open: Tue.-Sun. 10am-4pm
tel: 512-782-5659

Brigadier General John C. L. Scribner Texas Military Forces Museum

The 45,000-square foot Texas Military Forces Museum explores the history of the Lone Star State’s militia and volunteer forces from 1823 (date of the first militia muster in Stephen F. Austin’s colony) to 1903 when the Congress created the National Guard. From 1903 to the present the museum tells the story of the Texas Army and Air National Guard, as well as the Texas State Guard, in both peacetime and wartime. The museum displays dozens of tanks, armored personnel carriers, self-propelled guns, trucks, jeeps, helicopters, jet fighters, observation aircraft and towed artillery pieces. Permanent exhibits utilize uniforms, weapons, equipment, personal items, film, music, photographs, battle dioramas and realistic full-scale environments to tell the story of the Texas Military Forces in the Texas Revolution, the Texas Navy, the Texas Republic, the Mexican War, the Battles along the Indian Frontier, the War between the States, the Spanish-American and Philippine-American Wars, World War I, World War II, the Korean War, the Cold War, Peace Keeping Deployments and the Global War on Terror. Living history programs, battle reenactments and other special events take place throughout the year. Admission to the museum is always FREE.


The Texas Military Forces Museum has embarked upon an ambitious Master Plan to bring our facility into the 21st Century. Phase 1 is complete, and we have started a Capital Campaign to raise 4 million dollars to complete the remaining phases of the master plan and create a 1 million dollar operational endowment to ensure the museum’s ability to continue to operate as a state-of-the-art institution well into the future.
We accept donations of time and artifacts as well!


The library and archives are open by appointment for research to all members of the public. The museum maintains an incredible archive of various materials including:carrigan
  • World War I Service cards for every Texan who served
  • Extensive research library
  • World War II card file for the 36th Infantry Division
  • Thousands of original documents from the Texas National Guard from 1910 to the present day
  • Photo archive of pictures related to the Texas Military Forces


From our friends at the Texas Historical Commission. The WWI service card for Lt. Marius Chataignon and the WWII file card for then Lt. Colonel Chataignon are in the comments section below. For WWII he received not only a Legion of Merit, but an Italian Cross of War Merit and Bronze Star Medal. ...

Happy Birthday, Father Chat! On this #MarkerMonday, we celebrate the life of Marius Chataignon, who served his country and his fellow man as a priest and Army chaplain. Born in Cellieu, Loire, France in September 1886, he served in the French Army before immigrating to the U.S. in 1907. He went to seminaries in Baltimore, Maryland (St. Joseph’s) and La Porte, Texas (St. Mary’s), and was ordained in 1911 at St. Mary’s Cathedral in Galveston, where he became assistant pastor. “Father Chat,” as he was affectionately known, served as a U.S. Army chaplain and first lieutenant during World War I, and became a liaison officer for his knowledge of the French countryside. He saw action in the Champagne and Muese-Argonne Offensives with the 36th Infantry Division. Chataignon next served in the Army Reserve, resumed his pastoral duties in Galveston and took a larger role in the community, organizing two Boy Scout troops and a children’s choir. He became pastor of Sacred Heart Church in 1924, and was instrumental in establishing Odin High School (later Kirwin High School) and became its first principal. Chataignon again served in the Army during World War II as Chief Chaplain of the II Corps of the Fifth Army in North Africa and Italy. In Sicily, he earned the nickname “Chaplain York” after 55 Italian soldiers surrendered to him. His Legion of Merit citation states that “realizing its importance as a morale factor, he saw to it that the solace of religious worship was made accessible to as many individuals as possible by arranging services for units under the most difficult battle conditions. Serving as Grave Registration Officer in addition to his other duties, he often led searching parties into mine-infested areas for the purpose of recovering bodies of men who died on the battlefield. He exerted himself to the utmost to ensure a fitting burial for the dead of both our own and enemy forces.” After the war he returned to Sacred Heart parish in Galveston, serving until his death in November 1957. Galveston’s Rosenberg Library has some of Colonel Chataignon’s military artifacts, including his bed roll, medals, and dog tags. An Official Texas Historical Marker for Chataignon was placed at the historic Sacred Heart Cathedral in 1991.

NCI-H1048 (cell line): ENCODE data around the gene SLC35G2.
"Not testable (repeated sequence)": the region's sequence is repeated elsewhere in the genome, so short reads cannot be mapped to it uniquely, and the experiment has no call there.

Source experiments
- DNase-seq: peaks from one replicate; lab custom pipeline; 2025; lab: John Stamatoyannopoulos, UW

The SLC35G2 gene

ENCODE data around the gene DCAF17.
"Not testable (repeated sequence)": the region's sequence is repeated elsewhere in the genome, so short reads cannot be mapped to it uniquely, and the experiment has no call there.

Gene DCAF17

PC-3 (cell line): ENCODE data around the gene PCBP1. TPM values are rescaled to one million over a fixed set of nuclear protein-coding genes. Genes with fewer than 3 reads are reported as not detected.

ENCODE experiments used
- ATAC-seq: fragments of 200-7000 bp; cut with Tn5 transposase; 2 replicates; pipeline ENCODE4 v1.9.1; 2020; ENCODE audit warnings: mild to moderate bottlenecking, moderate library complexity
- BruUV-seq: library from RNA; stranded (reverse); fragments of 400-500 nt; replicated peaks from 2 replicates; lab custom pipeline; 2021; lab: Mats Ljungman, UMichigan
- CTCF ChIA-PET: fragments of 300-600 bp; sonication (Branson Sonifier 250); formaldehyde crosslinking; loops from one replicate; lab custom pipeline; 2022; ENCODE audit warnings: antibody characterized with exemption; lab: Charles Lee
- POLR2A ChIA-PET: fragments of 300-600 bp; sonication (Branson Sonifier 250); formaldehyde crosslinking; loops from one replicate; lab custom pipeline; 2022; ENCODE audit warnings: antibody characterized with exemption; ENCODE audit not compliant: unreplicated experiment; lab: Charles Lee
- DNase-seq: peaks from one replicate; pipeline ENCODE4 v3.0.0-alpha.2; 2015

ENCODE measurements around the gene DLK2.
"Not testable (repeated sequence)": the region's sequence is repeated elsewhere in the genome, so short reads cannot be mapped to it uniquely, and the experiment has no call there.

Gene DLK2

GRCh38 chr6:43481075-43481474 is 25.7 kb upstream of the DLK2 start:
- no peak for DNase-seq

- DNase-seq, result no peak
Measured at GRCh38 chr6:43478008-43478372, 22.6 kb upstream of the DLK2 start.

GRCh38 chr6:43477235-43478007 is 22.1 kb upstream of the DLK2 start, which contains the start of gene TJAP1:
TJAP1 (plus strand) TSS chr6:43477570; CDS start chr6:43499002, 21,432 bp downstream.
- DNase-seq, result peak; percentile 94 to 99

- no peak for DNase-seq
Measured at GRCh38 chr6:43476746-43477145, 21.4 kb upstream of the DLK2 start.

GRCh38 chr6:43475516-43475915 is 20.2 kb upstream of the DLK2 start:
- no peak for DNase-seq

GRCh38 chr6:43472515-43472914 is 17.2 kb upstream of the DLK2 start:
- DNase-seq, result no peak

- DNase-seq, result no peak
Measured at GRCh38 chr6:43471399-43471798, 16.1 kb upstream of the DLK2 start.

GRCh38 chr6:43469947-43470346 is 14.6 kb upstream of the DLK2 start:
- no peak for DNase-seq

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This great picture of the French FFI came in yesterday from the family of Lt. Tintera who served with the 143rd Inf. late in the war. It was taken before he joined the 36th Infantry Division.

Text on the back says:
"FFI with Sten Guns, O3 rifles, and a B.A.R., converted German staff car. These boys were glad to see us."

Likely taken in Northern France between June 1944 and November 1944. The men look like they could have come from a movie set, there are so typically French. A great snapshot.